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Is it really always Webber?

Surely, the Australian "seems" to suffer more mechanical problems and misfortunes than his teammate, but it could be more a perception that a hard reality.
Wednesday, September 25, 2013

September 25th, 2013 (F1plus/G. Keilloh).- To borrow from The Hitchhiker's Guide to the Galaxy, it is an important and popular fact that things are not always what they seem.

And so it may apply to Mark Webber. The common narrative among those watching on is it that one of these days he'll reveal a t-shirt under his workwear, in the style of Mario Balotelli, reading 'why always me?' The perception of many is that it is indeed always Webber; that he has something close to a monopoly on Red Bull technical bad luck. Some go so far as to mutter conspiratorial suggestions about it all. That it was his engine, not stable mate Sebastian Vettel's, that went pop in Sunday's Singapore race was just the latest lot of grist to this particular mill.

But is it as it seems, or is it that the common perception doesn't chime with fact? There is at least potential for the latter being so, as after all Vettel is usually the more successful of the two, and it's life that the worse your outcomes are the more that setbacks and supposed 'ill-luck' will be dwelt upon. And it manifests itself in F1 especially, including that in motor sport the leader, uniquely, is in the privileged position of managing problems, to drive well within the car's limits, and still get the same result (and let's face it, Seb leads much more often than Mark does).

And, at the broadest level, the numbers don't really bear 'it's always Mark' out. In Austin last year Webber retired with alternator trouble, but that was his first mechanical retirement in 59 races, or in other words for upwards of three years. Brake failure at the 2009 Singapore Grand Prix was the previous time that technical gremlins stopped Webber early. And, for what it's worth, Vettel had to down tools ahead of time with mechanical failures in five separate races in that time. One suspects had it been the other way around that comparison would have been reported more forcibly.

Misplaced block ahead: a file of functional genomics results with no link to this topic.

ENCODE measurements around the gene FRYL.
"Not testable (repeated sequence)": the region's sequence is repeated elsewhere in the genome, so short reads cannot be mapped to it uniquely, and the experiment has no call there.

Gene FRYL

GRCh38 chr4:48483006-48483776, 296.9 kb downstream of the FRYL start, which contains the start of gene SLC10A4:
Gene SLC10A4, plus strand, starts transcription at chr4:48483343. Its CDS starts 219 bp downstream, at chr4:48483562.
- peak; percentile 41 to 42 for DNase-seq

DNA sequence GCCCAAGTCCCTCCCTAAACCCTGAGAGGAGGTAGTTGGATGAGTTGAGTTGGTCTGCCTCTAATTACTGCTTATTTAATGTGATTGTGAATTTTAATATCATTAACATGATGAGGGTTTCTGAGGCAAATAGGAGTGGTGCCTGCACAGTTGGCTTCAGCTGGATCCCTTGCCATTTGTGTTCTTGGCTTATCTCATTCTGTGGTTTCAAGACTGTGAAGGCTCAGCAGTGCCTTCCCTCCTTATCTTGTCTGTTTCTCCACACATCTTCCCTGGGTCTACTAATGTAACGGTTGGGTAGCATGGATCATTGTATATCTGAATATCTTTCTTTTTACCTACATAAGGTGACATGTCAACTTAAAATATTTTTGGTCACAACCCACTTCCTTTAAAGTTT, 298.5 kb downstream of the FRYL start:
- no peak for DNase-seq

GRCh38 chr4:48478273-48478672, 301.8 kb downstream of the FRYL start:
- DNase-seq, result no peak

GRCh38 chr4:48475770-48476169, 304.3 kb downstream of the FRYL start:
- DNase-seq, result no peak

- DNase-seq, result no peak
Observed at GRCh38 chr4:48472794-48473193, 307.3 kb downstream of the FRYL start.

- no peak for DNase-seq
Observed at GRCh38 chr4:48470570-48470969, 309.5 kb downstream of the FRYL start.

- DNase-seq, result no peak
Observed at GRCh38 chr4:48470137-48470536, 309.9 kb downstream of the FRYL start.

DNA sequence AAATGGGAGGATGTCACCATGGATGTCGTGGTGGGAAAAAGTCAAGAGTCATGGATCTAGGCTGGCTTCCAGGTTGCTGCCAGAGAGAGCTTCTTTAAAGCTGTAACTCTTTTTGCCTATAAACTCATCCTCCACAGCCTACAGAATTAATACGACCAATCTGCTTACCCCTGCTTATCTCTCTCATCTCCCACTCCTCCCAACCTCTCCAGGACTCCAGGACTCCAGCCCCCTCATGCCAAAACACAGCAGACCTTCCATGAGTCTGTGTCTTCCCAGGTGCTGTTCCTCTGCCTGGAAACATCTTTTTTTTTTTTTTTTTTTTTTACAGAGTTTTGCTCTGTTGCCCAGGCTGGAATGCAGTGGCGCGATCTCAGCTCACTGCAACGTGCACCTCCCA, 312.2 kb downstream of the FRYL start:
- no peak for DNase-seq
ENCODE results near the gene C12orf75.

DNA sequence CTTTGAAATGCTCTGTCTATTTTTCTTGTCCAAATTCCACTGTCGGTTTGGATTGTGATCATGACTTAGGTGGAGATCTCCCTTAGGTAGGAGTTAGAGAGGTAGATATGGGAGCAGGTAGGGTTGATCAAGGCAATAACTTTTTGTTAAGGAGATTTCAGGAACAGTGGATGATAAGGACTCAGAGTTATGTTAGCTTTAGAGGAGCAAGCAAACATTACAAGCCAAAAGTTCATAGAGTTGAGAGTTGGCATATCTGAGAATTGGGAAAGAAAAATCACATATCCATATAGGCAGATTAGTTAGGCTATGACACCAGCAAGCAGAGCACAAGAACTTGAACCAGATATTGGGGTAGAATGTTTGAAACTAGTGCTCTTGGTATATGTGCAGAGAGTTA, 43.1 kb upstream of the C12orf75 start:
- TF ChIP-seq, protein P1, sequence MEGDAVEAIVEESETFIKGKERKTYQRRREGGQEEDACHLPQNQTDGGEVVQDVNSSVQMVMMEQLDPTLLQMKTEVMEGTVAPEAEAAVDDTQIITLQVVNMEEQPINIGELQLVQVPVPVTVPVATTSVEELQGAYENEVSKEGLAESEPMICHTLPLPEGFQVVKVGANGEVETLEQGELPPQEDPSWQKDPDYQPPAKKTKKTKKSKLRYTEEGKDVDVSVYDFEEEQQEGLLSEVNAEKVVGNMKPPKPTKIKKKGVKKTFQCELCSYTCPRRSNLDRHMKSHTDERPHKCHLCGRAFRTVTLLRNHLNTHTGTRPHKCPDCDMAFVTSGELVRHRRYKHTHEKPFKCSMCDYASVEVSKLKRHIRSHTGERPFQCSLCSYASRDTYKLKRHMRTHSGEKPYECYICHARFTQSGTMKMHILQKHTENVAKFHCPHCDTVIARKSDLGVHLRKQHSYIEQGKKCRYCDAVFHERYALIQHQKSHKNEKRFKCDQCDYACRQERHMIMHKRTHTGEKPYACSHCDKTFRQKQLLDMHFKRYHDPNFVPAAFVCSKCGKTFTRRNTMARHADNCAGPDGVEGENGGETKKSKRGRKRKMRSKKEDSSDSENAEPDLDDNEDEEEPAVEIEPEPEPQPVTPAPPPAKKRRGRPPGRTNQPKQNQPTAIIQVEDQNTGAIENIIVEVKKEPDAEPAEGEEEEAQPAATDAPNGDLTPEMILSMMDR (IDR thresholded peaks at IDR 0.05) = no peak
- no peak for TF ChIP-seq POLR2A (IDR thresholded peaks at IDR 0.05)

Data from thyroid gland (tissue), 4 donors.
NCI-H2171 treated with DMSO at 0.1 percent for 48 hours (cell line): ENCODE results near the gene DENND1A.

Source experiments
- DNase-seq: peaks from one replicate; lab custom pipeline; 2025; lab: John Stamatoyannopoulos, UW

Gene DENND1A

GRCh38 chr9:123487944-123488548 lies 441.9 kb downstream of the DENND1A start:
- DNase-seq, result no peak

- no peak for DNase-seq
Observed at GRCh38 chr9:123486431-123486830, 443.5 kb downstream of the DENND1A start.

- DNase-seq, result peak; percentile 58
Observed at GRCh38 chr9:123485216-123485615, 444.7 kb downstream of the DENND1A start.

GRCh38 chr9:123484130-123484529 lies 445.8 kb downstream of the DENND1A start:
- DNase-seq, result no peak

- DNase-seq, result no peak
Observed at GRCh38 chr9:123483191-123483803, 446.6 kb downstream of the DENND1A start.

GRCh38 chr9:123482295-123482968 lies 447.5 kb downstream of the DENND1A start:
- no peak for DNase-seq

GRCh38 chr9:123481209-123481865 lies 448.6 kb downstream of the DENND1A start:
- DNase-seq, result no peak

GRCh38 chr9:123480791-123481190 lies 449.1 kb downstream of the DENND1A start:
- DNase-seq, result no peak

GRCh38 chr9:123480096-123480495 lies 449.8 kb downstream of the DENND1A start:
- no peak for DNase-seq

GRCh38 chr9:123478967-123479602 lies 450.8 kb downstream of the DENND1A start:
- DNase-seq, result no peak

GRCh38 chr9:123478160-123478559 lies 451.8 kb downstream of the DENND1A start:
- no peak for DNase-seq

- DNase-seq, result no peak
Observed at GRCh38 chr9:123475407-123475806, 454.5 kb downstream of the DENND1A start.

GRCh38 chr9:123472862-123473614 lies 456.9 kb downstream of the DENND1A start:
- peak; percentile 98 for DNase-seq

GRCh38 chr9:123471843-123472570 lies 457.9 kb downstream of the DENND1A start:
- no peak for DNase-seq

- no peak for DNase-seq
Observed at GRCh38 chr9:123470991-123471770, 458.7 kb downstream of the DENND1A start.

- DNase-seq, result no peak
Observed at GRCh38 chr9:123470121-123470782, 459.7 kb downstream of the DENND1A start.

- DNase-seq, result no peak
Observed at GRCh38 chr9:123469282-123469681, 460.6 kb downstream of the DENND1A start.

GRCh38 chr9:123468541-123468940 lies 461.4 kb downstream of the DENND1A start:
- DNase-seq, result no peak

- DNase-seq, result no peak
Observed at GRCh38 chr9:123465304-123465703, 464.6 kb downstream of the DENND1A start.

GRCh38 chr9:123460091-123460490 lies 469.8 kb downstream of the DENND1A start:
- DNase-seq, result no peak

Since then there's been little difference too. Last Sunday's stoppage only made it 2-1 to Webber over Vettel on mechanical retirements this season, and Webber only noses ahead thanks to a wheel not being attached properly in a pit stop in China. Something which can be filed under freak.

A-ha, some will say, this does not take into account technical problems that impede Webber without stopping him (and Webber has in the past for example seemed to have problems with KERS rather frequently). This is true, but equally it's not as if Seb never gets them. He of course had a gear selection problem in Monza which required him to short shift, while in Singapore he complained of a vibration which the team reckons could have lost him victory had any rival been in the same stratosphere on pace.

And there are more examples in this campaign: in Australia's FP1 Vettel stopped with an electrical problem; in China he didn't set a time in Q3 due to a brake issue; in Germany his KERS failed in the race, as well as he couldn't use it at its highest level on Hungary's race day. While, lest we forget, in Abu Dhabi towards the end of last season he missed almost all of FP3 with a brake problem and then was shunted to the back of the grid after something caused him to not make it back to the pits at the end of qualifying as well as not to have enough fuel for the obligatory sample. There are plenty of other instances from history too.

I'd really love one of these days for someone to do a proper analysis of the extent, if at all, that Webber indeed does get more of these problems than Vettel. It wouldn't surprise me if the difference isn't nearly as stark as is often assumed.

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